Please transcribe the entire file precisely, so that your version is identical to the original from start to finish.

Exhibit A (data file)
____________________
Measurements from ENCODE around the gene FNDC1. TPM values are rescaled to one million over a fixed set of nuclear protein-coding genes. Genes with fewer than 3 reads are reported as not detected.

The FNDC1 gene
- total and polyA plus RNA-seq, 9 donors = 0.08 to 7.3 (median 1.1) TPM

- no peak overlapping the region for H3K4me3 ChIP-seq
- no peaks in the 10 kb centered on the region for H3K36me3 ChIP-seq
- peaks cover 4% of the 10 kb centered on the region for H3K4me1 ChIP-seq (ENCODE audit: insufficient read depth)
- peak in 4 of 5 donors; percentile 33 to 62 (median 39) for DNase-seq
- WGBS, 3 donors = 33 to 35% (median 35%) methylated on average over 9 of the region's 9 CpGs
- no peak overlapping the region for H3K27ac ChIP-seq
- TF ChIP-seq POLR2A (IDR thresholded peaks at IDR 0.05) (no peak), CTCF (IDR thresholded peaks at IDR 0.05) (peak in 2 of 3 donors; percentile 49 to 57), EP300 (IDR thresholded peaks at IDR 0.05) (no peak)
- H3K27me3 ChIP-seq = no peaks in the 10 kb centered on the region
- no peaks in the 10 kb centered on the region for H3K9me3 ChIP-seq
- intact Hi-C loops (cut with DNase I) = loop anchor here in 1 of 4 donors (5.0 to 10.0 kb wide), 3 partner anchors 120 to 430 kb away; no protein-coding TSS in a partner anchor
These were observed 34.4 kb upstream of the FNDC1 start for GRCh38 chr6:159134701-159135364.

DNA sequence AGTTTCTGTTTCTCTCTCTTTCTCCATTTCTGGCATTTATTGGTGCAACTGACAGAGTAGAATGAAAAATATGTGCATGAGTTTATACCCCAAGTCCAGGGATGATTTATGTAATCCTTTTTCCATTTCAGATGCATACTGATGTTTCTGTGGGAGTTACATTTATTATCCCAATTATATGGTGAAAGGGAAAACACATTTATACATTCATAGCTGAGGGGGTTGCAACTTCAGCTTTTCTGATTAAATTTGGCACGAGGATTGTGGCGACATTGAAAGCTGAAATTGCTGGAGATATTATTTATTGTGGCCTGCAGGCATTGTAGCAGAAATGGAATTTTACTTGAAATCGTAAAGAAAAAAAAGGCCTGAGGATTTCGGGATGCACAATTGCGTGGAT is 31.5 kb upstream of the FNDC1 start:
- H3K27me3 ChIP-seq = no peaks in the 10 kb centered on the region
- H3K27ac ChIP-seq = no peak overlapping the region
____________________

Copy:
Measurements from ENCODE around the gene FNDC1. TPM values are rescaled to one million over a fixed set of nuclear protein-coding genes. Genes with fewer than 3 reads are reported as not detected.

The FNDC1 gene
- total and polyA plus RNA-seq, 9 donors = 0.08 to 7.3 (median 1.1) TPM

- no peak overlapping the region for H3K4me3 ChIP-seq
- no peaks in the 10 kb centered on the region for H3K36me3 ChIP-seq
- peaks cover 4% of the 10 kb centered on the region for H3K4me1 ChIP-seq (ENCODE audit: insufficient read depth)
- peak in 4 of 5 donors; percentile 33 to 62 (median 39) for DNase-seq
- WGBS, 3 donors = 33 to 35% (median 35%) methylated on average over 9 of the region's 9 CpGs
- no peak overlapping the region for H3K27ac ChIP-seq
- TF ChIP-seq POLR2A (IDR thresholded peaks at IDR 0.05) (no peak), CTCF (IDR thresholded peaks at IDR 0.05) (peak in 2 of 3 donors; percentile 49 to 57), EP300 (IDR thresholded peaks at IDR 0.05) (no peak)
- H3K27me3 ChIP-seq = no peaks in the 10 kb centered on the region
- no peaks in the 10 kb centered on the region for H3K9me3 ChIP-seq
- intact Hi-C loops (cut with DNase I) = loop anchor here in 1 of 4 donors (5.0 to 10.0 kb wide), 3 partner anchors 120 to 430 kb away; no protein-coding TSS in a partner anchor
These were observed 34.4 kb upstream of the FNDC1 start for GRCh38 chr6:159134701-159135364.

DNA sequence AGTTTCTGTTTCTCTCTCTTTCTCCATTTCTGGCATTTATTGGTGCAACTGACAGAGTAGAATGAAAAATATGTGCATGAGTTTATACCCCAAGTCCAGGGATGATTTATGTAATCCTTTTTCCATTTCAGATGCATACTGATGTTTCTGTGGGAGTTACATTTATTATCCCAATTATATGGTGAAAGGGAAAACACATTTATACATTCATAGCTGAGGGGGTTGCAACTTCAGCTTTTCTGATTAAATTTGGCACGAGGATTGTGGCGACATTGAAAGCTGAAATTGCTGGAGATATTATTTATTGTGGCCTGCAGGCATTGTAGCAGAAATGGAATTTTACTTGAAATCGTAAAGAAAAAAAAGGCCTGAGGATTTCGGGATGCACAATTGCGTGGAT is 31.5 kb upstream of the FNDC1 start:
- H3K27me3 ChIP-seq = no peaks in the 10 kb centered on the region
- H3K27ac ChIP-seq = no peak overlapping the region